Breakin’ In Space #8: The Future – Nuclear Holocaust
“For we who grew up tall and proud/In the shadow of the mushroom cloud.” Hammer to Fall – Queen
If you grew up during the 1980s and were vaguely sentient, there's a good chance that you were petrified of the prospect of a global thermonuclear war. It was impossible to escape, a bit like Rita Ora is now. I watched docudrama Threads; a stupid decision I'd live to regret when I was crippled by anxiety for months. There was a reason my parents had hidden the VHS on top of the tallest bookcase in the house, and it still ranks as the single most terrifying film I've seen – it makes Blair Witch look like Mary Poppins. Anyway, along with leg warmers, Duran Duran, the Rubik's Fucking Cube, brick-sized mobile phones, yuppies on gak, Molly Ringwald, and other such well-worn clichés of the decade, the fear of dying in a nuclear bomb attack was a staple part of everyday life.
It permeated all popular culture; films, telly and especially pop music – Invisible Sun by The Police, Frankie's Two Tribes and (my personal fave) 99 Red Balloon's by Nena. But funnily enough, not many electro artists, my music of choice at the time, were bold enough to tackle the subject. Enter The Future. Not the actual future, but The Future, a production duo comprising of Rodney Ford and Michael Johnson aka Michael Jonzun of Jonzun Crew fame, responsible for one of the first electro tracks I ever heard – Pack Jam (Look Out for the OVC).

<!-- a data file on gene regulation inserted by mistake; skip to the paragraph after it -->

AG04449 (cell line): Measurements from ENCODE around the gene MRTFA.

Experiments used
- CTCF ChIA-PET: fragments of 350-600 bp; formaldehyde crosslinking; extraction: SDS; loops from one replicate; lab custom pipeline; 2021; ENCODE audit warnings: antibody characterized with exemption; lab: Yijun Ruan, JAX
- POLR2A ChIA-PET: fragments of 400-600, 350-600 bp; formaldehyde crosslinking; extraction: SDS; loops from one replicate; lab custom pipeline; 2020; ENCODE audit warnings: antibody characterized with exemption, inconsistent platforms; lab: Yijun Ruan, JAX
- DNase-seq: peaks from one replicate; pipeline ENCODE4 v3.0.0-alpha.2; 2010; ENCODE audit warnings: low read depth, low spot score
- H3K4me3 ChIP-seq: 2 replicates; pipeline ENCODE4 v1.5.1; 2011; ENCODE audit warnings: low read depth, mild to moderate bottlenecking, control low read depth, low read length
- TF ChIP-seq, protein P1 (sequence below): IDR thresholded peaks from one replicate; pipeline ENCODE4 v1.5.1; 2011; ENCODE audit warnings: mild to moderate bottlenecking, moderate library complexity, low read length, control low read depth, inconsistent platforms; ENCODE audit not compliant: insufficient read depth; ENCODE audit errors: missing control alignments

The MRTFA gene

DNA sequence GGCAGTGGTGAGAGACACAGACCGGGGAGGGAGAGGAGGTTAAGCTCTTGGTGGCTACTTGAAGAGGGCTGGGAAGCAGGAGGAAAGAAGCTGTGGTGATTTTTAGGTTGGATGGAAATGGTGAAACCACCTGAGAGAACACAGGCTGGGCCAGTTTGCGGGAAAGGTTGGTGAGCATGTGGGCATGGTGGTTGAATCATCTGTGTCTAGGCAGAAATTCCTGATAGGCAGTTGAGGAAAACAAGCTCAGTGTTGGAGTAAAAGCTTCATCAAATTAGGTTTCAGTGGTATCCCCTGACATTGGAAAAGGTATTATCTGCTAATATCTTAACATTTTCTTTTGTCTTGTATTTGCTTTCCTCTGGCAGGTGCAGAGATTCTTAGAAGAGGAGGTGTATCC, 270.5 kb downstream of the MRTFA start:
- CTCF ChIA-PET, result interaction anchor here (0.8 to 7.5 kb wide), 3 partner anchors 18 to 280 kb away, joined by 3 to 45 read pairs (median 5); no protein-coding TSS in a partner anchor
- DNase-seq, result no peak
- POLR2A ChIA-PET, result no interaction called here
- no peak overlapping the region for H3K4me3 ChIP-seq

Nuclear Holocaust came out in 1984 – the same year Threads was on TV and when fear of a nuclear planet was at fever pitch. To be honest, it's not that remarkable a song. Solid TR808 drum programming, some striking Egyptian Lover-esque synth melodies, coldwave vibes, explosion FX and a doomy, vocoder hook. But in lyrically tackling the global situation concerning the nuclear situation it stood alone in the genre.
"We'd better stop playing and start to pray, because we're not promised another day," intones Johnson early on in the track. Granted there were many more profound statements made on the subject, but in terms of summing up how my 11-year-old self felt after foolishly watching Threads, this nailed absolutely it. Why bother dossing about playing football, collecting scented erasers and obsessing about electro imports when I – and every other soul on the planet – was more than likely going to die?
"One man has the power to kill us all!" was another line that resonated; the idea that someone – Ronald Reagan or the then-Soviet leader Konstantin Chernenko – had their finger hovering over a big red button, poised and ready to send us all into oblivion.
From those bleak early lyrics, it soon progress towards a positive message more typical of the genre, about living together in harmony and not fighting each other, but this doesn't serve to dilute the power of the track.
This is a bit of a tangent, but Nuclear Holocaust came out on Mirage Records, the label founded by Jerry and Bob Greenberg in 1980 that released music by a bizarrely diverse roster of artists, including electro diva Shannon (of Let the Music Play fame), Carly Simon (the wonderful Why, written by Chic – check that out if it's not on your radar), Godley & Creme, the Bee Gees' Robin Gibb, Gary Moore and, erm, Whitesnake.
Also – if you missed it, Mark Cousins' almost hallucinogenically captivating montage documentary Atomic: Living in Dread and Promise (with an equally awesome Mogwai soundtrack), which does a brilliant job of capturing the dread of living in the nucelar age, is still available to watch on iPlayer.